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October 22, 2004



Yep, and it's only gonna get worse especially if bush is in office.


_might_ lose all moral imperative on the world stage?

When did America ever have that?

It's been shock-and-awe, divide-and-conquer since Red met White at Plymouth Rock, Gunboat diplomacy since Teddy Roosevelt, and (clandestine and overt) neoimperialism since 1945 -- the year America diplomactically delayed peace in the Pacific long enough to irradiate Japan and prove to the "new", Communist enemy that the American atomic weapons program worked.


Interesting comment. I think there is a difference between "terrorists" and "us" however. The difference is that regular law-abiding, peace-loving people like you and I are not in any way directly involved in attacks that are perpetrated by our military against other nations and their people. So we are definately not terrorists despite what our government or others may do in our name -- we are in a way victims of terororism because it affects our economy, our world, our families and lives directly and indirectly in so many ways. A "terrorist" is an individual person who perpertrates "acts of terror" -- which are hard to define. I think one practical way to define an "act of terror" is that it is "an unexpected surprise attack by a weaker or smaller entity against a larger or stronger entity or its constituents or interests." In other words, when a large entity like a nation attacks another large entity we call that a "military conflict" or a "battle" or "war," not an "act of terror." When a large entity attacks a smaller entity, that is also usually called a "military action" or "battle" or "war." It seems we only use the term terrorist to refer to attacks on a larger party by a smaller party. In this case however, often the smaller party will think of what they are doing as a "battle" or "war," and not as an "act of terror," but the larger party will think of it as "an act of terror." In light of this another practical definition might be that "an act of terror is a military action by entity A against entity B, such that entity B labels it 'an act of terror,' while entity A may or may not label it as such." In any case, "terror" seems to be in the eye of the beholder so to speak. We might label all military actions by state-actors as "state-sponsored terrorism" however by the above definitions that would not be accurate. State-sponsored terrorism certainly does occur however -- in fact perhaps the majority of "acts of terror" are at least somewhat related to visible or hidden states that helps the perpetrators, An direct military attack by a government on another government -- whether unprovoked or not -- is still probably not "an act of terror" in the minds of most people, although it is a "military action." I do think that there is a difference between the perpetrators of what we mean by "terrorism" and governments that engage in military action, although sometimes the effects are indistinguishable. In any case, I think the difference in intention is significant -- although the effects may be similar, the causes are different and thus the actions themselves are not necessarily equivalent.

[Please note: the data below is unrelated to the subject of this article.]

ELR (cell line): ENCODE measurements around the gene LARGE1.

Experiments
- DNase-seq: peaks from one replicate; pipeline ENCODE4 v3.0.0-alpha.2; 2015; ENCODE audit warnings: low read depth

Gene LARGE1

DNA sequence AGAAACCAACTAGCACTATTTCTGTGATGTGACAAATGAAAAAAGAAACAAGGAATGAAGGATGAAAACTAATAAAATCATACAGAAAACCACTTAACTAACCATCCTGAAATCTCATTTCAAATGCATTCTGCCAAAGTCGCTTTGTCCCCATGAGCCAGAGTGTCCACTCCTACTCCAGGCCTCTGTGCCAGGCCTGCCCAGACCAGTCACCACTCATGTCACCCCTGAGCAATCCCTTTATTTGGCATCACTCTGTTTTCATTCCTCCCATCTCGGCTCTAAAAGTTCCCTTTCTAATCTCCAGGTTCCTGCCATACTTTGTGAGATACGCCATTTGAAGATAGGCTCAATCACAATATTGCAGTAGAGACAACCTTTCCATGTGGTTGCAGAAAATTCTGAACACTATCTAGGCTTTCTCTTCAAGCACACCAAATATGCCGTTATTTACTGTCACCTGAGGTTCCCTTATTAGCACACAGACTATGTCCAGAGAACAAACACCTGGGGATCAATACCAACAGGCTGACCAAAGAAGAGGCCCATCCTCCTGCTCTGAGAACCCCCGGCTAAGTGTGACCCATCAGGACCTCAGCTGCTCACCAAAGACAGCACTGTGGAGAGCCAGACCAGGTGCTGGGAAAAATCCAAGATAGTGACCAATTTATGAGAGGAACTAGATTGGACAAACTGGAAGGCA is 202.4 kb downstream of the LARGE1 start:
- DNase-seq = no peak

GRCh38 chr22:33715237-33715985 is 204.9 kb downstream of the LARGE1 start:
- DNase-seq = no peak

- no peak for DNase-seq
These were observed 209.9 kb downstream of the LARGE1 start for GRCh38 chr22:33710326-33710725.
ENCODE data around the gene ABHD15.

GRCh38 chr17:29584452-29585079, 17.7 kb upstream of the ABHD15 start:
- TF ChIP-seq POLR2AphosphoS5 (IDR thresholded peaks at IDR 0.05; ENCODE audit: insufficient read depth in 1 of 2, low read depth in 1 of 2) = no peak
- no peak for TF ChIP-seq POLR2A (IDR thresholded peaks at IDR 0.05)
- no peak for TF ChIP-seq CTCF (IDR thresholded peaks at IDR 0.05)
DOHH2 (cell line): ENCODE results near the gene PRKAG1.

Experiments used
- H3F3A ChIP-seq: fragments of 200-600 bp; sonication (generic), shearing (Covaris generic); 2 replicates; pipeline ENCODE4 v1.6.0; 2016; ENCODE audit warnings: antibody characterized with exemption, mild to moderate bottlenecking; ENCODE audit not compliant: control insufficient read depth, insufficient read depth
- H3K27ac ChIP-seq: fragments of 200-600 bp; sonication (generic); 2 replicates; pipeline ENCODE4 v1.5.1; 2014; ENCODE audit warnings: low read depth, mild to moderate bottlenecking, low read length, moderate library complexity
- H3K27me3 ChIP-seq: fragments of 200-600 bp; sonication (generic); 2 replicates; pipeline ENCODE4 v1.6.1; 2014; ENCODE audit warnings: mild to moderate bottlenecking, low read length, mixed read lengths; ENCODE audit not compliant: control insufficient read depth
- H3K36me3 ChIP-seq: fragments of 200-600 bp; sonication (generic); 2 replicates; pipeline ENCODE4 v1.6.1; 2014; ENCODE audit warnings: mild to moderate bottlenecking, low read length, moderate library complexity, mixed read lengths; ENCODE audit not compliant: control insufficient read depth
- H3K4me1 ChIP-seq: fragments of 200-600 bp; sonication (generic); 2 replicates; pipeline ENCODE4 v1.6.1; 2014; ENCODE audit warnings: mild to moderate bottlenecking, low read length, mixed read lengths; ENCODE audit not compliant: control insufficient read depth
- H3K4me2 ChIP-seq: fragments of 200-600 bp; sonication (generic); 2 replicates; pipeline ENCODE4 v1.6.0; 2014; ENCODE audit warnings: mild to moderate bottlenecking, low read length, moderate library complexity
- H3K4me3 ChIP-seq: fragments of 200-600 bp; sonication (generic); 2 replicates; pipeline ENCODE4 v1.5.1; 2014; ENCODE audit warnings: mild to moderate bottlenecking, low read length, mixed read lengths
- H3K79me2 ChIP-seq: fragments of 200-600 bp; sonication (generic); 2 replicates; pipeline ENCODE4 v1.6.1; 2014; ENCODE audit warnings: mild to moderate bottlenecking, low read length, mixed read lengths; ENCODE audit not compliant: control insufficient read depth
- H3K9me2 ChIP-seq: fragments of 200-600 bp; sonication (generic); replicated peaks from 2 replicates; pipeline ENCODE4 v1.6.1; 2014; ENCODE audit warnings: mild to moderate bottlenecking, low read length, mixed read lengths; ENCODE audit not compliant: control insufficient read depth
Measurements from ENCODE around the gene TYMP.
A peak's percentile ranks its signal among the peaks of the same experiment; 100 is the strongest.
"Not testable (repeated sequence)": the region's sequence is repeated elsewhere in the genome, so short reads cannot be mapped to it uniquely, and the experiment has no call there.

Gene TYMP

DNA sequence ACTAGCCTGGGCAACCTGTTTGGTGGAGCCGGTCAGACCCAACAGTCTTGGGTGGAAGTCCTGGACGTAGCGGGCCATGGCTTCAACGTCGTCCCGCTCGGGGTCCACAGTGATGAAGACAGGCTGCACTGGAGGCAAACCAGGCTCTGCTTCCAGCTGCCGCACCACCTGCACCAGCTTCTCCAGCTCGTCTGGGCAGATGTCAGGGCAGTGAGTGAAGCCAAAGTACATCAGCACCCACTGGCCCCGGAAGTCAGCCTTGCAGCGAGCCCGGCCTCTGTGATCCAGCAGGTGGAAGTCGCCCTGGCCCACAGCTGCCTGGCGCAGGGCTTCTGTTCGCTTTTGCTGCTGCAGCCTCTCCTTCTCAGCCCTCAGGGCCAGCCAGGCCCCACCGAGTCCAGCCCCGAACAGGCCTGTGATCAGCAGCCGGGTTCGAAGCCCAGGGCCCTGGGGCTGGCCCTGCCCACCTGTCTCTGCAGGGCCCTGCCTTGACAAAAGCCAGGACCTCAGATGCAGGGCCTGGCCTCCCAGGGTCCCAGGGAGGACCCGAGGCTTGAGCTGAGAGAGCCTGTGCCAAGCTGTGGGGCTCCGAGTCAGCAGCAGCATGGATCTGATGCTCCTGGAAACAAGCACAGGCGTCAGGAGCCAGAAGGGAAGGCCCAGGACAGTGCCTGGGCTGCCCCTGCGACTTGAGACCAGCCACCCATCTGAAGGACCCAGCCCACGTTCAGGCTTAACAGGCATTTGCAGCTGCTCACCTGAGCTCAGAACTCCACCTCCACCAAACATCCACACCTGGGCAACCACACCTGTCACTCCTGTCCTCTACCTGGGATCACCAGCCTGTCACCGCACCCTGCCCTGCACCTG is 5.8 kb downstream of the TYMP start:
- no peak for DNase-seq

Morgan Daly

As powerless as it feels, I agree with you and answer that no we are not any better than the terrorists if we use nuclear weapons in any form. So many things seem to make us no better than terrorists - I hate that word. Is it true that those we call terrorists are just people that our culture has basically done over. They are left with nothing, therefor nothing to live for. So they play America's war games but only more effectively. I feel we need a new word to describe these people. A word that others will understand we are talking about the people they call terrorists. These 'terrorists' do bad things to other people 'our people' and we label them terrorists or bad people. Our countries do bad things to others, but we are supposed to be the good guys. Or looking at it the other way, maybe we need to wear shirts that say something like: I too am a Terrorist - The way I live means that others have to suffer.

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Nova's Trip to Edge of Space

  • Stepsedgestratosphere
    In 1999 I flew to the edge of space with the Russian air force, with Space Adventures. I made it to an altitude of just under 100,000 feet and flew at Mach 3 in a Mig-25 piloted by one of Russia's best test-pilots. These pics were taken by Space Adventures from similar flights to mine. I didn't take digital stills -- I got the whole flight on digital video, which was featured on the Discovery Channel.

Nova & Friends, Training For Space...

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    In 1999 I was invited to Russia as a guest of the Russian Space Agency to participate in zero-gravity training on an Ilyushin-76 parabolic flight training aircraft. It was really fun!!!! Among other people on that adventure were Peter Diamandis (founder of the X-Prize and Zero-G Corporation), Bijal Trivedi (a good friend of mine, science journalist), and "Lord British" (creator of the Ultima games). Here are some pictures from that trip...


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